Goodyear's new Air Maintenance Technology—also called the self-regulating tire—automatically manages the air pressure in tires so you don’t have to. | Graphic courtesy of Goodyear
You are driving in your car and a dashboard light turns on, notifying you that one of your tires is under-inflated. Eventually you pull over to a gas station, dig out your tire pressure gauge, scrounge up some loose change to pay for the air pump, and reflate the tire to its proper pressure.
It’s a scenario many of us have gone through before but might not have to again, thanks in part to a new Energy Department-funded technology that automatically manages air pressure in tires.
The self-regulating tire system that the Goodyear Tire & Rubber Company has developed with funding from the Office of Energy Efficiency and Renewable Energy (EERE) uses a new technology—called Air Maintenance Technology (AMT)—that works similar to the way muscles push food through the human digestive tract. When the tire’s internal sensor detects a drop in pressure, a valve opens to allow air to enter a tube mounted inside the tire. As the tire moves forward, the weight of the vehicle pushes the air through the tube, filling the tire back to optimal pressure and then closing the valve. All of this happens without any action by the driver.
Maintaining proper tire pressure is one of the most important—but often overlooked—maintenance tasks for vehicle owners. It’s also one of the least expensive ways to increase vehicle fuel economy while saving drivers money.
Under-inflated tires increase a vehicle’s resistance, require the engine to work harder, and use more fuel. In fact, 10% of a vehicle’s useful energy is used to overcome rolling resistance. By keeping tires inflated to the recommended pressure, drivers can improve their gas mileage by up to 3%—the equivalent of saving up to $0.10 per gallon of gasoline. Properly inflated tires also enhance safety, improve vehicle performance, wear evenly, and prolong tread life.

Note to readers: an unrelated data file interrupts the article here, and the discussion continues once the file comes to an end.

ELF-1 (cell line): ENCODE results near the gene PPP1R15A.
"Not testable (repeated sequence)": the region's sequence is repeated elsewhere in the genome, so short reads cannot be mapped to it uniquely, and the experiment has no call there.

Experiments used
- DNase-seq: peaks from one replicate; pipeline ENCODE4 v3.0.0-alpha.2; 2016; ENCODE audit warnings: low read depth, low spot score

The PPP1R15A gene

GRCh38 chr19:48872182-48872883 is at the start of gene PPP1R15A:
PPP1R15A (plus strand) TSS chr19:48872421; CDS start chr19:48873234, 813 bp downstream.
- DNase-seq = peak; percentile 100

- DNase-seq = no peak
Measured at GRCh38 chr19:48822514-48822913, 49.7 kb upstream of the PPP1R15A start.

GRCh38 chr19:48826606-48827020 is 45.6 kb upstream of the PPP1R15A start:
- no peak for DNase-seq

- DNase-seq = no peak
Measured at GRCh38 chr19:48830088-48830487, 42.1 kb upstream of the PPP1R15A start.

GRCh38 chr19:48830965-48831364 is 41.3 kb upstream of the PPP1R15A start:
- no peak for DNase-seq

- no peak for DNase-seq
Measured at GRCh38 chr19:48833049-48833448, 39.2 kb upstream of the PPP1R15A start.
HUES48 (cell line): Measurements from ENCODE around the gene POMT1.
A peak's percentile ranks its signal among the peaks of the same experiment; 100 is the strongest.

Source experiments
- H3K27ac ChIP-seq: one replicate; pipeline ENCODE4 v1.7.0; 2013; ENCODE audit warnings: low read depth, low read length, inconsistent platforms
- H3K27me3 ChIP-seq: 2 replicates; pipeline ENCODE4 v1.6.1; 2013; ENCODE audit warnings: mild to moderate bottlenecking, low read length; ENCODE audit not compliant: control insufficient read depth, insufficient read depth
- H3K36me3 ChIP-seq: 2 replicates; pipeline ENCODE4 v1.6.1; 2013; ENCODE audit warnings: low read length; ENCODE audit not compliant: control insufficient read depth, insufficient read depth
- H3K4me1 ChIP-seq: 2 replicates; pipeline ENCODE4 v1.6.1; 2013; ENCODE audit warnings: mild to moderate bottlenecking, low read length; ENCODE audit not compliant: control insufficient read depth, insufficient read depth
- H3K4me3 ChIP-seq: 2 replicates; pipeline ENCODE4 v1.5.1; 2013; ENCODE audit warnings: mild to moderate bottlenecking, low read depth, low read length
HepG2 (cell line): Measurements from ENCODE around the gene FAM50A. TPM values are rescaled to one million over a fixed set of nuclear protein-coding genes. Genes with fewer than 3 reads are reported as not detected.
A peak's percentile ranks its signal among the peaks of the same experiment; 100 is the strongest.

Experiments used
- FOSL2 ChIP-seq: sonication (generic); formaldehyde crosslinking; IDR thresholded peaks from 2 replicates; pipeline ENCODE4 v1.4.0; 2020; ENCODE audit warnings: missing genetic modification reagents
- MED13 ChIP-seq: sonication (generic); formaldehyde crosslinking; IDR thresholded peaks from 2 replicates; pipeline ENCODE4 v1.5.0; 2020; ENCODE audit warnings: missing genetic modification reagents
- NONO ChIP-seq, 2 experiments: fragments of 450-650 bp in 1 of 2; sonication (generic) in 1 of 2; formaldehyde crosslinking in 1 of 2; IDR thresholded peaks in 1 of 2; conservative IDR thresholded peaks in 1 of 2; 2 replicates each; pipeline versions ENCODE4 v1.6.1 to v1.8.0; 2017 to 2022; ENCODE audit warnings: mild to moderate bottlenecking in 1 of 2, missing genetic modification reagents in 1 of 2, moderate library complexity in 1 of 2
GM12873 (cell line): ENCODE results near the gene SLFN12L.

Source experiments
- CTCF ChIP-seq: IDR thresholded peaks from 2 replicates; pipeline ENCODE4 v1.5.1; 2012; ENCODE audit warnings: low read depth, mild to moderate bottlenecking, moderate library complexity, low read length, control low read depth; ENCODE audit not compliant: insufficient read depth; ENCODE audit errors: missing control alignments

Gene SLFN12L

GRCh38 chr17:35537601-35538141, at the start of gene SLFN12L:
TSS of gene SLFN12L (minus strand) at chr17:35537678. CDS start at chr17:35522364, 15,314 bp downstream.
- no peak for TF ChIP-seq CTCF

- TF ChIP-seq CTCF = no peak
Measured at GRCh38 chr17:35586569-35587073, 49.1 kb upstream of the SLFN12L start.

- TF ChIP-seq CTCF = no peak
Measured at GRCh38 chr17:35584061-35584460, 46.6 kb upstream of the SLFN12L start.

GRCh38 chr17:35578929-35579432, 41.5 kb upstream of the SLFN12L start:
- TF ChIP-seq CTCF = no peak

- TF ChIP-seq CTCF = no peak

Goodyear is currently testing its award-winning self-inflating tires and the AMT on U.S. trucking fleets. Commercial truck tires are the single largest maintenance cost for fleet operators. Less than 50% of commercial trucks’ tires on today’s highways are functioning at their target pressure, resulting in significantly higher fuel use and transportation costs than necessary. With the improved fuel economy that comes with properly inflated tires, this innovative technology will help save nearly 1.2 billion gallons of petroleum that experts estimate are wasted each year due to underinflated tires.
Goodyear plans to use the data collected to inform the development of self-regulating tires for passenger vehicles.
Combined, these technologies have the potential to improve fuel usage, help consumers save money, and provide concrete steps forward to reach the country’s goals for fuel economy and emissions.
Self-inflating tire technology—just one of EERE’s Energy Impacts.